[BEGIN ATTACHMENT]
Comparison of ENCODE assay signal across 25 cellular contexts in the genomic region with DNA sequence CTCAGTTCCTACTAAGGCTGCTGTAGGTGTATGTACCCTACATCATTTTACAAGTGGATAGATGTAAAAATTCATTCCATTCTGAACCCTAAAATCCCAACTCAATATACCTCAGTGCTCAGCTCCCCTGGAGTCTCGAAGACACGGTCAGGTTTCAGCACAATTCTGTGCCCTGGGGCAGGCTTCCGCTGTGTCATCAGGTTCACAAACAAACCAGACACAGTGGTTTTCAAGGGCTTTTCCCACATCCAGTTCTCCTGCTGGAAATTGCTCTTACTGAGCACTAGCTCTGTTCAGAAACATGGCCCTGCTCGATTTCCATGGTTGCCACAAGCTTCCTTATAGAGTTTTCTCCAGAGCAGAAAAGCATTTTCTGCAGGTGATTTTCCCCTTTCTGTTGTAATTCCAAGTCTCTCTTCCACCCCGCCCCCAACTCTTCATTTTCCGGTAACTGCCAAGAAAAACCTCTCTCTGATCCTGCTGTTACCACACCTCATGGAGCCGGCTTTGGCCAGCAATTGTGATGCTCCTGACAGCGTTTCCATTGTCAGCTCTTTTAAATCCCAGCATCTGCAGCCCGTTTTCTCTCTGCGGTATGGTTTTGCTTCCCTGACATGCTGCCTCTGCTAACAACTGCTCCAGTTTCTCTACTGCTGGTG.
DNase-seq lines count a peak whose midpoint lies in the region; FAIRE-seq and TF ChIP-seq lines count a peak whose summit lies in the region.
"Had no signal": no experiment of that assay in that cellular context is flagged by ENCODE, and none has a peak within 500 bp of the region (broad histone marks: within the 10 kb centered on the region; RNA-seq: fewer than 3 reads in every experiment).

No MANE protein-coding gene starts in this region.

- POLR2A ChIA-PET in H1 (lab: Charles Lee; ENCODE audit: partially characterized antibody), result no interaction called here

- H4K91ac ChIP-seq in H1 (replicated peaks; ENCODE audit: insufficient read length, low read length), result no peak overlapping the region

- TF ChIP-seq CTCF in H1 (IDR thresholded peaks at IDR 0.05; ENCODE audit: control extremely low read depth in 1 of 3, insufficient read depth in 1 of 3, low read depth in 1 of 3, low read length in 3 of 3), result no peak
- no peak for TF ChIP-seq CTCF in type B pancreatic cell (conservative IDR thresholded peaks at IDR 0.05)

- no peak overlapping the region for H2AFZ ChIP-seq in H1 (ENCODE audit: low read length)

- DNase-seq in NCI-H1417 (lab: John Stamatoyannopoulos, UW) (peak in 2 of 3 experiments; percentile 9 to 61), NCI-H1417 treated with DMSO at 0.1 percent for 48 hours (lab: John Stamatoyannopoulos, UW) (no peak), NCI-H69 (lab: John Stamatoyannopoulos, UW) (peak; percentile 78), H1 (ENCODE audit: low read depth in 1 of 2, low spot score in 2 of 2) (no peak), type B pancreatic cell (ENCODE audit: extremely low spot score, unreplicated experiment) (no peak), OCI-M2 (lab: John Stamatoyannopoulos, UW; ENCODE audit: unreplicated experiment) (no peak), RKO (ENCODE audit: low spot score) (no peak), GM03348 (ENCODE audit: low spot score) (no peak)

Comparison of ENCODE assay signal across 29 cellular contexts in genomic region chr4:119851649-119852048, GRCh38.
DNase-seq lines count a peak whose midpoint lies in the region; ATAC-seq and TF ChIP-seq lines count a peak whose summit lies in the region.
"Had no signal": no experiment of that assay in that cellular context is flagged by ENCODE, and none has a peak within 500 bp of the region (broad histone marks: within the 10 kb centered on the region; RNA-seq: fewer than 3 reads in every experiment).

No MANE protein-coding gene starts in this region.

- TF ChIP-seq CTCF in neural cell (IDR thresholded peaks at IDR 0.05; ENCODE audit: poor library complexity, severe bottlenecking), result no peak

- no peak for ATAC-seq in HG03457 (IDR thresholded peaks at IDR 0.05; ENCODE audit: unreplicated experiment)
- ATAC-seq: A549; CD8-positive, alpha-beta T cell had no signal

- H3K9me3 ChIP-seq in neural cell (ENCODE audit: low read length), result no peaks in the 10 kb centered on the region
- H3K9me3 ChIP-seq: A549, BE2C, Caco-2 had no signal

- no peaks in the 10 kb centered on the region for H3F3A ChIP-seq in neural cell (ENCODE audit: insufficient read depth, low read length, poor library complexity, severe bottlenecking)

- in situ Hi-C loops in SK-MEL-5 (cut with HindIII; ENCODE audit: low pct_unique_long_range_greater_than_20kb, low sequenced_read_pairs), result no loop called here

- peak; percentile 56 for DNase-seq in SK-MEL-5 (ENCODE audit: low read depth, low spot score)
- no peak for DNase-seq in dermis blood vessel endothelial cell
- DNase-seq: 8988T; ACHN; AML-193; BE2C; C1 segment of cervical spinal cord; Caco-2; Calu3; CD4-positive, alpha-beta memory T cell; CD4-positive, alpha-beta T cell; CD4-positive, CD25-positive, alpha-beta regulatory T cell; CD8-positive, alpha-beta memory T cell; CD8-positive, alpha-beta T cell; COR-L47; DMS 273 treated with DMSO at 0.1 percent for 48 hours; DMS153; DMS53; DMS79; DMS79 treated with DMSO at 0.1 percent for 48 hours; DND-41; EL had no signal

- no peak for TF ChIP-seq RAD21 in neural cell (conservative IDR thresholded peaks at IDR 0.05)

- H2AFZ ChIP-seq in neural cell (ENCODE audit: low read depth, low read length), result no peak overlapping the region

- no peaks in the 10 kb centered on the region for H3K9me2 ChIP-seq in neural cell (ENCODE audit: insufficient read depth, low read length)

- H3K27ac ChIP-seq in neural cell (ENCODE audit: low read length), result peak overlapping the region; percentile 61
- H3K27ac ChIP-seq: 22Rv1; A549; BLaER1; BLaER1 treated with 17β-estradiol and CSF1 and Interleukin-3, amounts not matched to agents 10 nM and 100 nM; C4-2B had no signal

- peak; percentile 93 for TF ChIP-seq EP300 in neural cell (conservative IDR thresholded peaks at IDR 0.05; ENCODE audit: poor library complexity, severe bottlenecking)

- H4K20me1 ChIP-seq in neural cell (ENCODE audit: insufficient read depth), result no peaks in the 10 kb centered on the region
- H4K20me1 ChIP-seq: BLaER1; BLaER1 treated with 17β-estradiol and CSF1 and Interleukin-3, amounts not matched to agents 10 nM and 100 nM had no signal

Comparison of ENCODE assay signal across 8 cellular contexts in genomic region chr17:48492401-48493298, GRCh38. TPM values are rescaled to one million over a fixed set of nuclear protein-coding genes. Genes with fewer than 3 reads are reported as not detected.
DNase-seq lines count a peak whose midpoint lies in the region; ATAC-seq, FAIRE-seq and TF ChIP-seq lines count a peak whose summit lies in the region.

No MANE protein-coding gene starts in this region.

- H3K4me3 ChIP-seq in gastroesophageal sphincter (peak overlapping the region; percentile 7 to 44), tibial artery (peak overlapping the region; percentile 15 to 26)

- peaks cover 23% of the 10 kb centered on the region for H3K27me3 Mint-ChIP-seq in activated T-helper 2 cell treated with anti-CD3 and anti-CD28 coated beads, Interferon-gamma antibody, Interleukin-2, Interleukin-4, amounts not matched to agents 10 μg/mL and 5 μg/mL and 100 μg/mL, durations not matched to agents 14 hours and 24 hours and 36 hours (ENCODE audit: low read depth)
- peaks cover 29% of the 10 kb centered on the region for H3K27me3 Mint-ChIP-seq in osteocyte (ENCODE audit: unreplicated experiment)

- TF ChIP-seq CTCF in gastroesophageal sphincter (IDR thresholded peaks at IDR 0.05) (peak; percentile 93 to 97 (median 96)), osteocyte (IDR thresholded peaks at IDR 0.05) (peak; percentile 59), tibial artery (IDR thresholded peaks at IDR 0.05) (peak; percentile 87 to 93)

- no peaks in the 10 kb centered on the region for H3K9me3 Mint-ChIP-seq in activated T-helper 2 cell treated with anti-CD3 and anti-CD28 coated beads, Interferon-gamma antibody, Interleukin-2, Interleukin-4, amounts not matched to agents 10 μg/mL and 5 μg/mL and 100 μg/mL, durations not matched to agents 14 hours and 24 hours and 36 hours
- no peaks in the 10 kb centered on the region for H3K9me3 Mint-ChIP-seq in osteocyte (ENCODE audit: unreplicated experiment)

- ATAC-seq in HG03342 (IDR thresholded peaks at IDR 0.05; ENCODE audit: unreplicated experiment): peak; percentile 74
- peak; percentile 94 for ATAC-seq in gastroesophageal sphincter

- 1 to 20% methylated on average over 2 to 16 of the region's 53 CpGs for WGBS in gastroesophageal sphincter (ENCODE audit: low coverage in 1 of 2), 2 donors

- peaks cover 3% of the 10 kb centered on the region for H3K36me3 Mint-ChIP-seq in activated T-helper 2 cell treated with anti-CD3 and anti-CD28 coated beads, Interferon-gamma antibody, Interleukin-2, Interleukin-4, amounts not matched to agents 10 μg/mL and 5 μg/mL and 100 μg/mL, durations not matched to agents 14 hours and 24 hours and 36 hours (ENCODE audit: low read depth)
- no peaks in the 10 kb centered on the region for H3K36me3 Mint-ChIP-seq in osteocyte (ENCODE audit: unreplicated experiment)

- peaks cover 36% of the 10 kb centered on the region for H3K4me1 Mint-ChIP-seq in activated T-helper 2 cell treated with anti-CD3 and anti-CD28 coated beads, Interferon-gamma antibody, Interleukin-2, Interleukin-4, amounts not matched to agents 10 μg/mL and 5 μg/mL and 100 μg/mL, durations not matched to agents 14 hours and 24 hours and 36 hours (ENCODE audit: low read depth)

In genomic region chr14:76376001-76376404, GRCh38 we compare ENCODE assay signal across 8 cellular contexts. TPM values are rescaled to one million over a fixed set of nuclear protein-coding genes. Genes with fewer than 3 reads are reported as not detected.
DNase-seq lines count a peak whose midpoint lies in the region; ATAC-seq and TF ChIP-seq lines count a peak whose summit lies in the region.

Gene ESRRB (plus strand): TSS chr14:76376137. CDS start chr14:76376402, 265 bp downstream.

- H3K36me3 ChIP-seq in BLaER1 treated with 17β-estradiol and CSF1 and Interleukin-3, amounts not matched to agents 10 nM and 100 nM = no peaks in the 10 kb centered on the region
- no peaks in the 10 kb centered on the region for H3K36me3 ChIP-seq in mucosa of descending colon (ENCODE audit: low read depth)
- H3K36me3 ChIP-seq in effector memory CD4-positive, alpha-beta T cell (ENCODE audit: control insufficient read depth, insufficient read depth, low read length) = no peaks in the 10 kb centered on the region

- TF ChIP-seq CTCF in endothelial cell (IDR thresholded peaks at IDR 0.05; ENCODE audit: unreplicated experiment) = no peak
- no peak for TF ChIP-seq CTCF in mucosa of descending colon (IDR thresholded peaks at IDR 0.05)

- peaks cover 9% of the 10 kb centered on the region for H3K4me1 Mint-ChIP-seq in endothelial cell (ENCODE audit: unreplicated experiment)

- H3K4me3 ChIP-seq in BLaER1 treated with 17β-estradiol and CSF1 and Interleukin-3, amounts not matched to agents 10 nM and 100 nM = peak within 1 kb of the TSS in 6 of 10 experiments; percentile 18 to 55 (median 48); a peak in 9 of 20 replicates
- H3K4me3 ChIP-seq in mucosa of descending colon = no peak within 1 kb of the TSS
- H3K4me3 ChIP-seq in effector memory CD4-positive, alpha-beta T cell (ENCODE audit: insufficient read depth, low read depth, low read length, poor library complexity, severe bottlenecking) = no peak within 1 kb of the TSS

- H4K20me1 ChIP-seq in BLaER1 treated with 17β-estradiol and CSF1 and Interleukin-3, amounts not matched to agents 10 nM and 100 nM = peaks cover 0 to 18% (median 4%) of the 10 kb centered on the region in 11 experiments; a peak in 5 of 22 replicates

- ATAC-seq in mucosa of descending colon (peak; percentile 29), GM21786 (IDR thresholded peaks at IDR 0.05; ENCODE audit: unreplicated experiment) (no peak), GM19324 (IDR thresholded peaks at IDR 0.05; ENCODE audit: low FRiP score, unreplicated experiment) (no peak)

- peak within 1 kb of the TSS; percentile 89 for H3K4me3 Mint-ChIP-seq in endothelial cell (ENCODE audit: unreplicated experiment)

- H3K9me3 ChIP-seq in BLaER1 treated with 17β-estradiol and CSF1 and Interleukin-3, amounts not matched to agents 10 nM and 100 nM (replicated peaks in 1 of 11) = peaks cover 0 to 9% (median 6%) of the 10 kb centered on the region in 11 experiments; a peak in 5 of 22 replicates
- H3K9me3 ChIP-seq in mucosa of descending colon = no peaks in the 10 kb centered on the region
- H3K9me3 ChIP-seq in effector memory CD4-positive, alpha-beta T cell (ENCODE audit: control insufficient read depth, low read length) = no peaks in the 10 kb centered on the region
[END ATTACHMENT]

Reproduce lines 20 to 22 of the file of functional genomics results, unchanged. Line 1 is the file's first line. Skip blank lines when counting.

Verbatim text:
- no peaks in the 10 kb centered on the region for H3F3A ChIP-seq in neural cell (ENCODE audit: insufficient read depth, low read length, poor library complexity, severe bottlenecking)

- in situ Hi-C loops in SK-MEL-5 (cut with HindIII; ENCODE audit: low pct_unique_long_range_greater_than_20kb, low sequenced_read_pairs), result no loop called here

- peak; percentile 56 for DNase-seq in SK-MEL-5 (ENCODE audit: low read depth, low spot score)